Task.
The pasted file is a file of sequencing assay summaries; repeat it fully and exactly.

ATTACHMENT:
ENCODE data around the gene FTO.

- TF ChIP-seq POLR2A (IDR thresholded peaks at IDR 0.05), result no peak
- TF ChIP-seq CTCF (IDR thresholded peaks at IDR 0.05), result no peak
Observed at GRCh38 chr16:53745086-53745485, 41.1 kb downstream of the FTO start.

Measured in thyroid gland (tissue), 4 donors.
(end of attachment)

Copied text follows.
ENCODE data around the gene FTO.

- TF ChIP-seq POLR2A (IDR thresholded peaks at IDR 0.05), result no peak
- TF ChIP-seq CTCF (IDR thresholded peaks at IDR 0.05), result no peak
Observed at GRCh38 chr16:53745086-53745485, 41.1 kb downstream of the FTO start.

Measured in thyroid gland (tissue), 4 donors.